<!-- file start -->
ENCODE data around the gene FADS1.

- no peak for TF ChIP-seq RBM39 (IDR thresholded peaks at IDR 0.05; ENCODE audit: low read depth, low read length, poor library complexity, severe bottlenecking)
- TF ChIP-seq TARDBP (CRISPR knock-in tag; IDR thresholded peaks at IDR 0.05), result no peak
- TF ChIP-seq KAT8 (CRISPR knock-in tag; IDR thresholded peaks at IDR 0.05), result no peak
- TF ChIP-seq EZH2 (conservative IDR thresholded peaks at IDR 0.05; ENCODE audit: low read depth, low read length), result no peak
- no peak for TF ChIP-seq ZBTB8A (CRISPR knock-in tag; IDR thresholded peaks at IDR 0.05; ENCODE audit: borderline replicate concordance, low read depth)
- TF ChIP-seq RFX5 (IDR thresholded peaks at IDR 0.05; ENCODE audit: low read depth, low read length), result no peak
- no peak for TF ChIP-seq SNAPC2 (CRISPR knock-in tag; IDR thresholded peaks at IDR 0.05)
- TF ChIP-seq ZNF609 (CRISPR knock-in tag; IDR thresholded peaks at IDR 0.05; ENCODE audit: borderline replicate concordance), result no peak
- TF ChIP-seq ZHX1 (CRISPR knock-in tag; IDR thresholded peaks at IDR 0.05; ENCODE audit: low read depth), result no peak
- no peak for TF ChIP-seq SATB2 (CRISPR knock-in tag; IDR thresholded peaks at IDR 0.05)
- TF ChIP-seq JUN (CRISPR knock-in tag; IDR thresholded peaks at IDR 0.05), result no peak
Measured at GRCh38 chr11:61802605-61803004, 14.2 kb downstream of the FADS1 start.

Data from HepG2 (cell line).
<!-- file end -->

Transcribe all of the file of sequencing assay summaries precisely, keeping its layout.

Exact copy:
ENCODE data around the gene FADS1.

- no peak for TF ChIP-seq RBM39 (IDR thresholded peaks at IDR 0.05; ENCODE audit: low read depth, low read length, poor library complexity, severe bottlenecking)
- TF ChIP-seq TARDBP (CRISPR knock-in tag; IDR thresholded peaks at IDR 0.05), result no peak
- TF ChIP-seq KAT8 (CRISPR knock-in tag; IDR thresholded peaks at IDR 0.05), result no peak
- TF ChIP-seq EZH2 (conservative IDR thresholded peaks at IDR 0.05; ENCODE audit: low read depth, low read length), result no peak
- no peak for TF ChIP-seq ZBTB8A (CRISPR knock-in tag; IDR thresholded peaks at IDR 0.05; ENCODE audit: borderline replicate concordance, low read depth)
- TF ChIP-seq RFX5 (IDR thresholded peaks at IDR 0.05; ENCODE audit: low read depth, low read length), result no peak
- no peak for TF ChIP-seq SNAPC2 (CRISPR knock-in tag; IDR thresholded peaks at IDR 0.05)
- TF ChIP-seq ZNF609 (CRISPR knock-in tag; IDR thresholded peaks at IDR 0.05; ENCODE audit: borderline replicate concordance), result no peak
- TF ChIP-seq ZHX1 (CRISPR knock-in tag; IDR thresholded peaks at IDR 0.05; ENCODE audit: low read depth), result no peak
- no peak for TF ChIP-seq SATB2 (CRISPR knock-in tag; IDR thresholded peaks at IDR 0.05)
- TF ChIP-seq JUN (CRISPR knock-in tag; IDR thresholded peaks at IDR 0.05), result no peak
Measured at GRCh38 chr11:61802605-61803004, 14.2 kb downstream of the FADS1 start.

Data from HepG2 (cell line).